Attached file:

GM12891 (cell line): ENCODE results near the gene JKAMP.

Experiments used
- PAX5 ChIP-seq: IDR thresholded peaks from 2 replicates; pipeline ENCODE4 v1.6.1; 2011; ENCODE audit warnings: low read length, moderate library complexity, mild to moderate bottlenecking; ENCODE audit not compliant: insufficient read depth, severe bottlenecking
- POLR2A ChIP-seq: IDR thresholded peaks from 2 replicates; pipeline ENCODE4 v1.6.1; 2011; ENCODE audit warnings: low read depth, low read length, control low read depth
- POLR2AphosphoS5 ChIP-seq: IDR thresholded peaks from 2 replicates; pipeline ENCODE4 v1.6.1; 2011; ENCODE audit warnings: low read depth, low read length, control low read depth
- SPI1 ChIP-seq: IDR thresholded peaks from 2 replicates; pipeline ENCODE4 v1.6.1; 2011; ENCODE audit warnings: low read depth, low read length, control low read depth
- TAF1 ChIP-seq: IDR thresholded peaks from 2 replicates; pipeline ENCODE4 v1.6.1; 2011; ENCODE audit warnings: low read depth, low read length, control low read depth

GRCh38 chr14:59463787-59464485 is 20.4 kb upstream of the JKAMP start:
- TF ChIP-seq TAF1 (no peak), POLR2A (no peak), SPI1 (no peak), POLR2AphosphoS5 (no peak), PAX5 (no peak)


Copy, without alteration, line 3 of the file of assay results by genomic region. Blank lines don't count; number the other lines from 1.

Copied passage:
- PAX5 ChIP-seq: IDR thresholded peaks from 2 replicates; pipeline ENCODE4 v1.6.1; 2011; ENCODE audit warnings: low read length, moderate library complexity, mild to moderate bottlenecking; ENCODE audit not compliant: insufficient read depth, severe bottlenecking